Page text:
As soon as we reached the road below, the descent turned into ascent; the next 10.3 kilometres followed at an almost constant 6.5% towards France. It was nice to climb at a steady pace, and the landscape was also pleasant. During the first third the road was twisting through a not too dense forest which was frequently interrupted by patches of grassy meadows that provided great views to the cloud-waterfall to the North. Then two kilometres of forest followed, where we realised that there was an actual grand fondo happening in the opposite direction (called the Irati Xtrem) as riders escorted by safety-motorbikes flew by clearly racing down the mountain.

We passed the tree-line at 1300 metres. From there the road climbed steadily and generally straight North, not far below a North-South oriented grassy ridge. There were a few vultures circling above to our left, probably staring at the few weak-looking (but simply freshly-shaved) sheep lying at the side of the road, and a large chunk of dark cloud flowing down the mountain from the right, just in front of us. The view was magnificent, up until we passed the last hairpin, when everything vanished in the grey haze a kilometre from the top. A hundred metres further I had to stop for a few seconds, because the road was just about to disappear in a dark, cloud-filled tunnel, so I really had to put on my lights for safety. By the time I reached the Port de Larrau at 1578 metres, the visibility dropped to basically 10 metres, thick drizzle started to fall, and the temperature was also plummeting towards the single digits (reaching 7°C a few minutes later).

I stopped at the side of the road to put on all my warm clothes, but I had to fight a bit for my jacket against the strong wind. In the meantime more and more participants of the Irati Xtrem were reaching the top (which was the end of a timed section) from the other side. Despite the challenging conditions, there were a lot of supporters out on the mountain, cheering loud for every rider. This large turnout was very nice, but made the 14 km-long descent to France slightly more annoying than it should have been. First of all, the visibility was already so low (even worse than the previous day down the Aubisque), that I could not let the brakes go during the first half until reaching the cloud-base (further eroding my poor rims), but with the huge traffic of cyclists coming up against me, often taking the full width of the road, I had to shout out a few times to make them realise that it was not a one-way road after all. Then when I could finally see further than my front wheel – upon reaching the lower half – I still could not enjoy flying through the consecutive hairpins much because there was simply not enough space on the road. It is a pity, because the road was very nice and technical, and the view was also pretty over the green mountains of the Basque country.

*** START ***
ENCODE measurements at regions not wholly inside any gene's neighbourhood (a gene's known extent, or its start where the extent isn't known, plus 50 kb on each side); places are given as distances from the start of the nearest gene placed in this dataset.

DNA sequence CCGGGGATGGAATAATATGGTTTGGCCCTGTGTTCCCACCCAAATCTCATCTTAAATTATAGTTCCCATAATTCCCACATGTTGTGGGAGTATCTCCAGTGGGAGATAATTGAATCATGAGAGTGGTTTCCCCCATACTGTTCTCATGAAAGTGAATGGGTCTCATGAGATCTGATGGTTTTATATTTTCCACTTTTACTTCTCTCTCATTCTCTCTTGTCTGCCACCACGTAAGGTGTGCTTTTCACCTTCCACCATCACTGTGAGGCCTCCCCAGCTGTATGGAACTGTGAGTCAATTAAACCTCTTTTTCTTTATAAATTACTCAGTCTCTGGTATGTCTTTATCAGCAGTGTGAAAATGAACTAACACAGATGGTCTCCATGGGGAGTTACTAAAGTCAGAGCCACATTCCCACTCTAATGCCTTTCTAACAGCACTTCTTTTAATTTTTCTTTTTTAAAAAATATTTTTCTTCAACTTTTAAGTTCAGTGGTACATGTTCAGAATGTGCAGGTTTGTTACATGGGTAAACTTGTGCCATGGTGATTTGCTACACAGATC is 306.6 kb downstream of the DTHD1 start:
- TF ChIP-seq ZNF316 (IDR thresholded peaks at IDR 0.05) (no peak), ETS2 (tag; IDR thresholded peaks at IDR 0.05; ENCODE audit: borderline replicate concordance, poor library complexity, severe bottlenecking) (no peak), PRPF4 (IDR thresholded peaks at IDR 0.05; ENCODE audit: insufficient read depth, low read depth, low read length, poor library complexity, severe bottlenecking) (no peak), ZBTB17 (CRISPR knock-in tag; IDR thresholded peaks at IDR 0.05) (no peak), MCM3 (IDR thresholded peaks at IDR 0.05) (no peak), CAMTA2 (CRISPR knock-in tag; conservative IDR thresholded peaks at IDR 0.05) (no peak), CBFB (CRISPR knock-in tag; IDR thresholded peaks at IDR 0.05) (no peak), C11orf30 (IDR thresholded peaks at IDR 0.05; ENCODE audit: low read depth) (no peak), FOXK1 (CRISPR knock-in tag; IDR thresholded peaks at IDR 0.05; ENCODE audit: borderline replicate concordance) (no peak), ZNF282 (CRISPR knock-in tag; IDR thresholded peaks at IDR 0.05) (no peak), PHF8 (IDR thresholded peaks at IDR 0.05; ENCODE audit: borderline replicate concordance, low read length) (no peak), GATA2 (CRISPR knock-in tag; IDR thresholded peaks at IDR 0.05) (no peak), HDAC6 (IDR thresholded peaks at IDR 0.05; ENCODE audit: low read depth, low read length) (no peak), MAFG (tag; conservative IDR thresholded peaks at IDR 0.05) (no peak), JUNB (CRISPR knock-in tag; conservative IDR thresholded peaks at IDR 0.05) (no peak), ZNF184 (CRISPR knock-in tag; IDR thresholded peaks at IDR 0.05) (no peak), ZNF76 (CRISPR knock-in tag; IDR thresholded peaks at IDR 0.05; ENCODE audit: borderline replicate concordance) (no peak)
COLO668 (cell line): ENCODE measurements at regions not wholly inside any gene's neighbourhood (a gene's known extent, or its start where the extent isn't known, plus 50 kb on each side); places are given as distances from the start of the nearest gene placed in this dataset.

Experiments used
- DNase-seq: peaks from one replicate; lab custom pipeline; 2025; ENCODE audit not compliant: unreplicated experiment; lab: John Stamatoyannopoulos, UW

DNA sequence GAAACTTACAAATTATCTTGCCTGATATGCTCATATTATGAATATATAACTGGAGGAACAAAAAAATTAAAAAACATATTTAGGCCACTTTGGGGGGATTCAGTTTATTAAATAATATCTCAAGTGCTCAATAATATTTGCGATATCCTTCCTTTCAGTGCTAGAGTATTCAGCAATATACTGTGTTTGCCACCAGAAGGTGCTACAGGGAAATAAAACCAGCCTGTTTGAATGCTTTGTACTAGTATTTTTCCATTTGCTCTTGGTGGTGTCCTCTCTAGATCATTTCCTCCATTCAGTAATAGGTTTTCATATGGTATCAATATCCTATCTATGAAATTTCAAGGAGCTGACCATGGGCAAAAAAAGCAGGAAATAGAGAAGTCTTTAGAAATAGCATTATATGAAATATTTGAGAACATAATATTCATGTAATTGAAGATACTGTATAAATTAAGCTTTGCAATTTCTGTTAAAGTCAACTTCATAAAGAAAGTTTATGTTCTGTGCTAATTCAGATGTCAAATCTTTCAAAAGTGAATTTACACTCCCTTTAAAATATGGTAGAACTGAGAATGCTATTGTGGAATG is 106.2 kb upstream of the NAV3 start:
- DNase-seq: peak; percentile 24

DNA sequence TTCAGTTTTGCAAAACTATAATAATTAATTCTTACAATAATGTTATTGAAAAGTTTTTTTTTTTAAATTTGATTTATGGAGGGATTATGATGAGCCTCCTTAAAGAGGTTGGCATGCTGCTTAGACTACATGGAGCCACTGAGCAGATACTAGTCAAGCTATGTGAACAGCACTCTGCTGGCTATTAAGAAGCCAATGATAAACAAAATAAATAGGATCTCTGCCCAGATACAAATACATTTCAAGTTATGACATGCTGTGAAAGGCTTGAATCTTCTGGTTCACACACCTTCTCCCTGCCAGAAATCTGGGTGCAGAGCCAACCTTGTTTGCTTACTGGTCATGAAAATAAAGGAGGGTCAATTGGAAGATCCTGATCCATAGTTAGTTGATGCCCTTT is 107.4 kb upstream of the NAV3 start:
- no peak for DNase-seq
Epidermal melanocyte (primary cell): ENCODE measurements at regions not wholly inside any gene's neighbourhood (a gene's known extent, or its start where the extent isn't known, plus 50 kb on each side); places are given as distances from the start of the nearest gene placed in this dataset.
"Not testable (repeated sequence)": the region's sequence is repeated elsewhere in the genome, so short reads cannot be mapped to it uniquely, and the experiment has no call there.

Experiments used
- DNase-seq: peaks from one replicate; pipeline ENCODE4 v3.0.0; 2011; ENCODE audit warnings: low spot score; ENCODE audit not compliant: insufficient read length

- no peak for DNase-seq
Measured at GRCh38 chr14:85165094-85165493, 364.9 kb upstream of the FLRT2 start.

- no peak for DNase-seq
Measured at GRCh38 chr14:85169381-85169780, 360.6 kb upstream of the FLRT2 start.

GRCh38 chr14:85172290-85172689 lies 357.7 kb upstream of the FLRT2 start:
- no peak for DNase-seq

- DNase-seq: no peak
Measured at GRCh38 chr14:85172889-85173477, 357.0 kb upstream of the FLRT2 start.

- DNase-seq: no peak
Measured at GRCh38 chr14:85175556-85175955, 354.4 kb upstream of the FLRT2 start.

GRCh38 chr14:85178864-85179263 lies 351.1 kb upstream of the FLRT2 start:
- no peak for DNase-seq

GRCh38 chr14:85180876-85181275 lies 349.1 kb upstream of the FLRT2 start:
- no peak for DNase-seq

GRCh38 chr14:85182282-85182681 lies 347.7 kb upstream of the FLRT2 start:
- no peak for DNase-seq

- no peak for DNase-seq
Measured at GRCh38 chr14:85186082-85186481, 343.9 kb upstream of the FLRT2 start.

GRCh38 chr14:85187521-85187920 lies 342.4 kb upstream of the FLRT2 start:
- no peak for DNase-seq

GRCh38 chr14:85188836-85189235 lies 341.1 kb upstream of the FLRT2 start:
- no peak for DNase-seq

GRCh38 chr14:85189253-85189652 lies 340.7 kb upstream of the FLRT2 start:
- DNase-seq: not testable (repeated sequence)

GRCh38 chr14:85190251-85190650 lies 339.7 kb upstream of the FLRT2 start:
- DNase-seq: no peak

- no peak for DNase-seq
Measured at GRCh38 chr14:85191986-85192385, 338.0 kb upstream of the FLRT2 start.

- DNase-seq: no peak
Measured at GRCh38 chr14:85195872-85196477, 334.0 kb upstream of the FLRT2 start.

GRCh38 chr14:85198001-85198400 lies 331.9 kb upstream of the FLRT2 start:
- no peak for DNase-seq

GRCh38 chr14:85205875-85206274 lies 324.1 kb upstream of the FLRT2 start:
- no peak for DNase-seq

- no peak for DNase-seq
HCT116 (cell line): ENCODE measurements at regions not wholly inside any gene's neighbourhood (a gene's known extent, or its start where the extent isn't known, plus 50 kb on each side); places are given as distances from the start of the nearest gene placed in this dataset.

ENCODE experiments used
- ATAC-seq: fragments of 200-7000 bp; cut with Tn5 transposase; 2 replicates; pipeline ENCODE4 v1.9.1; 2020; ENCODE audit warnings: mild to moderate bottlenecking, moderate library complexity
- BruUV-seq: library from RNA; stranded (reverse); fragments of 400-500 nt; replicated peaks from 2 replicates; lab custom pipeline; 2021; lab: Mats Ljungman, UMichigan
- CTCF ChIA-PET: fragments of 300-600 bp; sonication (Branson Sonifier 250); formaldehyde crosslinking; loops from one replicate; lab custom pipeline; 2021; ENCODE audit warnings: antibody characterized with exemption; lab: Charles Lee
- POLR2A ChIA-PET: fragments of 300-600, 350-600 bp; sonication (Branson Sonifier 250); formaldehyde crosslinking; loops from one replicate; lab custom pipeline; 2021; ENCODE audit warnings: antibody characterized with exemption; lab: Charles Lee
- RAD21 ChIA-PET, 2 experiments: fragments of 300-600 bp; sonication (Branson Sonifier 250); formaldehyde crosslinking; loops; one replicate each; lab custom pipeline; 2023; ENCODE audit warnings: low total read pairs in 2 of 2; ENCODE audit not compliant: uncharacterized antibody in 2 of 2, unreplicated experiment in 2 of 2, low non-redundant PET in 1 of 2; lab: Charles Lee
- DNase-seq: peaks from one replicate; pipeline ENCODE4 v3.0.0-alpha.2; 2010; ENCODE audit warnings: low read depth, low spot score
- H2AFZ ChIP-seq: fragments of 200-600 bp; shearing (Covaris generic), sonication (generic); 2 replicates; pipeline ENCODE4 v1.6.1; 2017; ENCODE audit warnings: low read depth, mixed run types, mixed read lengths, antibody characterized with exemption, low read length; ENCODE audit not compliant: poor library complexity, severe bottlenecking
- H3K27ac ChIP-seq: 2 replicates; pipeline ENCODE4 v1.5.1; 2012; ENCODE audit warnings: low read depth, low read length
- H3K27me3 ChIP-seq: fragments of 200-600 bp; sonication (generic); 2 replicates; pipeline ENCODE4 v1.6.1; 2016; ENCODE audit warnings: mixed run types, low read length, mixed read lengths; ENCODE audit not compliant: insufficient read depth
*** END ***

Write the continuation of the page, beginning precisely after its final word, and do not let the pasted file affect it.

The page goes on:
Willem was waiting for me in Larrau, also slightly pissed about the traffic jam we had to endure earlier. We had to descend another 2 km from there until reaching the bottom at around 500 metres, where we stopped for a few minutes before jumping onto the next climb. And OMG what a climb that was… 10 km at an average of 8%, but including a 5 kilometre-long section at 12% ending only a few hundred metres before reaching the top. It was simply brutal; there were hairpins where I could barely push through, we had to stop for 15 minutes 1.5 km into the steep section because an ambulance-operation was blocking the road above, and on top of everything it was also raining. Not the drizzle we had on the previous peak, but proper rain. I had to stand out of the saddle much more than I normally prefer to, and both my speed and average cadence were in the miserable region. Each 100 metre seemed to take forever. I suffered so much that it was not fun anymore.

When I finally reached the top, the only positive thing I could think about was giving the middle finger to the Col de Bagargi (1327 m) sign. That was at least funny :) Willem was already busy putting his water-tight overshoes on sitting on the covered terrace of a small wooden house when I arrived, but he was also clearly getting tired. He did not say it, but I could tell from the lack of smiling or joking. The descent started in 6°C. It was extremely wet and slippery, so we had to take each of the hairpin curves very carefully. For the last kilometres we got under the cloud layer again, thus we could enjoy the view of the lush green hills for a short while. But the dry weather and the good visibility did not last long, because after 6.5 km, the road turned uphill again, climbing back into the rainclouds. I was totally dead here, with no remaining energy to push at all. Rain-curtains were moving across the 2 km-long 6% ascent, and we crossed the Col de Burdincurucheta at 1135 metres in miserable conditions.